Covid Vaccination

Health Ministry plans to vaccinate teenagers fortnight before start of classes

Sovereigntist parties in Spanish Parliament ask for an urgent appearance of Darias for imposing measures on nightlife opening times

3 min
Young people from 12 to 16 years old will be vaccinated at high schools

MadridThe Ministry of Health plans to vaccinate teenagers aged between 12 and 17 two weeks before the start of the school year, as announced on Friday by Spanish Health Minister Carolina Darias. The Spanish government's idea is to propose to the Public Health Commission that teenagers start being vaccinated at the end of summer, about fifteen days before they go back to class, to ensure the presence of students throughout the course.

The only vaccine authorised by the European Medicines Agency (EMA) for teenagers aged between 12 and 15 is the Pfizer vaccine, which requires two doses that have to be administered at least 21 days apart. The first dose begins to take effect after the first 14 days, so that many of the young people who are vaccinated could start school partially immunised.

In a matter of weeks it will also be known whether the Moderna vaccine, which is also being studied for children under 18 years of age, can be administered to the youngest children. The manufacturer assures that its preparation is "highly effective" and has already announced this month it will take its results to the US Food and Drug Administration (FDA) and other regulatory agencies to apply for authorisation.

As always, it will be the Ministry of Health who, in the Interterritorial Health Council, will establish what age groups may receive the vaccines and when, while it will be regional administrations who will decided on how to carry out the campaign. In Catalonia, for example, the Minister of Education, Josep Gonzàlez-Cambray, announced some days ago that the administration's intention is to vaccinate teenagers in high schools, and the Catalan Minister of Health, Josep Maria Argimon, believes this would be a good move.

The secretary of Public Health, Carmen Cabezas, has explained under-16s "suffering high-risk conditions" may start being vaccinated soon, as was agreed with other regions. For the moment, however, the health authorities continue to meet paediatric associations to try to define the priority groups that will receive the jab before other youths. "As for the rest of young people, we believe that we will have to follow the age criteria and, although nothing has yet been agreed, continue first vaccinating the eldest first," said the expert.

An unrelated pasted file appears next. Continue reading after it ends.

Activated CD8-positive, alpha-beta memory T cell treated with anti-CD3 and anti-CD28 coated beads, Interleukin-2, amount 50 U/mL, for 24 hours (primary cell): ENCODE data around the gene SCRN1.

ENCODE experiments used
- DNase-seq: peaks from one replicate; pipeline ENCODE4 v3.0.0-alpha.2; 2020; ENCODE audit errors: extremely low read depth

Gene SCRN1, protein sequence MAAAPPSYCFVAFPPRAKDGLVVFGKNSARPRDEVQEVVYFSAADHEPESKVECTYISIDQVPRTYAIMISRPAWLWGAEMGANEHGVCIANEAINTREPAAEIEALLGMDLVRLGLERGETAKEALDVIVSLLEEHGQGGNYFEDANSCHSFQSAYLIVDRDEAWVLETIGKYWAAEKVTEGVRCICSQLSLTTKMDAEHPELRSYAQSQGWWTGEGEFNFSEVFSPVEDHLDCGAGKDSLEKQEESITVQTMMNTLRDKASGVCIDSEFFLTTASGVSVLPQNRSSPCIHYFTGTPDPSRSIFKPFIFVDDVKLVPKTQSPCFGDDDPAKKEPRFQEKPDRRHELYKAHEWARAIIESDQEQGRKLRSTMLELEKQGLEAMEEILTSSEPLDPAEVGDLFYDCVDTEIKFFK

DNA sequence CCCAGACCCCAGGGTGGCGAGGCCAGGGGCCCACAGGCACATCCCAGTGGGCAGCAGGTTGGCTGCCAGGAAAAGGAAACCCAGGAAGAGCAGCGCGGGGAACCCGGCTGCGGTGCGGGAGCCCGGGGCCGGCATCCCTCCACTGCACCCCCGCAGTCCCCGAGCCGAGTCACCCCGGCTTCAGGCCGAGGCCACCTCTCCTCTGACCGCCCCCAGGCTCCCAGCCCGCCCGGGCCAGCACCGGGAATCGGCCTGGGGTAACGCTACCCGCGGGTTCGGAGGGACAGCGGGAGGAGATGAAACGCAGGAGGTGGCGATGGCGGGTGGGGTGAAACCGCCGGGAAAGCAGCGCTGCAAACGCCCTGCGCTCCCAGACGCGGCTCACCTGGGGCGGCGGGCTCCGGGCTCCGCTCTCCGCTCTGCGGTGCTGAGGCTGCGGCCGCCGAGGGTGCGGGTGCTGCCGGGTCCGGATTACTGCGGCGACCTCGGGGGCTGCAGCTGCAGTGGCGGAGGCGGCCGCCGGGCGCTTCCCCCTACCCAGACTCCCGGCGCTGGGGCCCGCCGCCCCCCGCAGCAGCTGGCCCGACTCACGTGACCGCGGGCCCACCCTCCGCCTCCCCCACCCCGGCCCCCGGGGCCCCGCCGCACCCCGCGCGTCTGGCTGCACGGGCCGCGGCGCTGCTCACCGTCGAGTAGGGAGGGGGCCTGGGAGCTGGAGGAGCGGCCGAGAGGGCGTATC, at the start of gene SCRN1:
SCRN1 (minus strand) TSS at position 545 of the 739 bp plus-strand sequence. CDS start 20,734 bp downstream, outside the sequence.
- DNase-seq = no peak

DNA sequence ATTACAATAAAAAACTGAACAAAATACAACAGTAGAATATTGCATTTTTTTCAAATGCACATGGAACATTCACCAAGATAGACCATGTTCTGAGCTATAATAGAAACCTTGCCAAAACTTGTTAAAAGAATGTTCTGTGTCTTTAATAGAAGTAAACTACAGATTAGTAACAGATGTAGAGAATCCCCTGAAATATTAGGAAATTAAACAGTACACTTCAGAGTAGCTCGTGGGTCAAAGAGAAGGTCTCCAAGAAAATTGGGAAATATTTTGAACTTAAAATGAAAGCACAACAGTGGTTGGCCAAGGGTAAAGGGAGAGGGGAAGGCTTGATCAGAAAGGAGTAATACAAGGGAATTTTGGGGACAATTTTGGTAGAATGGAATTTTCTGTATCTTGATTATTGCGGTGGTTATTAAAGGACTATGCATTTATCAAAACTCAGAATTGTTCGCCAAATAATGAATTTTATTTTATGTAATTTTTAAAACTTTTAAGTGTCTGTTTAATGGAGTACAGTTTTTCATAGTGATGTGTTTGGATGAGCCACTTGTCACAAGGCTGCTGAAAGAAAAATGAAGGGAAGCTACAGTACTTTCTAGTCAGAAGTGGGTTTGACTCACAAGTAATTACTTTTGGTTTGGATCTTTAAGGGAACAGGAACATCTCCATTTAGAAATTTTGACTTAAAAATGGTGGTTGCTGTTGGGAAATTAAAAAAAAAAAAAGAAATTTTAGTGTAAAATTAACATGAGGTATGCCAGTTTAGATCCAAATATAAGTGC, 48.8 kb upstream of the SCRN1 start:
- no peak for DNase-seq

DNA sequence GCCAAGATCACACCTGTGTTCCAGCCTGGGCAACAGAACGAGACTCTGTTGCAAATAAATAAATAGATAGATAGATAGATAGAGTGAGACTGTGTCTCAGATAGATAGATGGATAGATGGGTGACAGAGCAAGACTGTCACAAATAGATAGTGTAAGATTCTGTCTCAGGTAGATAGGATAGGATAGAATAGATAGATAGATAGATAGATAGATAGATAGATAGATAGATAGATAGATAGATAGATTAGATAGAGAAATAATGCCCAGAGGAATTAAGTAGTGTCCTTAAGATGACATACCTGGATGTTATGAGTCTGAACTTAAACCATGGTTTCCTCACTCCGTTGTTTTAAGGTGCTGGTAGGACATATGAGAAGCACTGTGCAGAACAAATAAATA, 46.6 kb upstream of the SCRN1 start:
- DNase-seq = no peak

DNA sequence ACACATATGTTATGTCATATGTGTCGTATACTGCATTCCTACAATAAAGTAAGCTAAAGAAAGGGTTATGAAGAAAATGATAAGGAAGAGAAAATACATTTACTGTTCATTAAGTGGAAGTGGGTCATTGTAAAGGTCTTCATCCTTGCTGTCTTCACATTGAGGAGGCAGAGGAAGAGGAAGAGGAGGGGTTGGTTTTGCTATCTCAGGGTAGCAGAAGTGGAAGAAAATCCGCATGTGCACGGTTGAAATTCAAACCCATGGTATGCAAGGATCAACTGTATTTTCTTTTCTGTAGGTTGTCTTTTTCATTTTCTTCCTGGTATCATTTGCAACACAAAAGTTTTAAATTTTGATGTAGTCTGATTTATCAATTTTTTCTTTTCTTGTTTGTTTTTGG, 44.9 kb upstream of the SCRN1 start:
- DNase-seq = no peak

Warning from the Spanish government

On the other hand, this Friday Darias has signed the decree for restrictions on the hospitality industry, which, according to the Ministry, "are mandatory" for all autonomous communities. The protocol approved by majority at the Interterritorial Council on Wednesday, but rejected by a few autonomous governments, has caused a clash between the central government and some regions. The Generalitat claims that it is working on its own protocol for de-escalation, while Madrid and Euskadi have openly said they will not apply the Spanish government's measures.

In an interview on Cadena Ser, the Minister of Health has warned that if they do not respect the agreement, her executive "will have to make them comply". Darias has advanced that the legal services of the Ministry of Health are studying what measures the Spanish state may take.

Attack on the sovereignty of the autonomous governments

In Congress, sovereigntist forces of Catalonia, the Basque Country and Galicia (ERC, JxCat, PDECat, CUP, EH Bildu and BNG) have jointly requested the "urgent" appearance of the Minister of Health "to give explanations" about the measures. The political groups that have signed the petition consider that in the inter-territorial meeting on Wednesday decisions on restrictive measures against the pandemic "were imposed unilaterally and without being agreed".

They also denounce that the warnings that the minister has launched are an "unacceptable encroachment and an attack on the sovereignty of autonomous governments".

As for vaccination, it is progressing at good pace. The president of the Spanish government, Pedro Sanchez, has announced that the threshold of 10 million people vaccinated across the State has been reached. "We are approaching the goal of 70% of the population immunised before the end of the summer," Sánchez said in a tweet.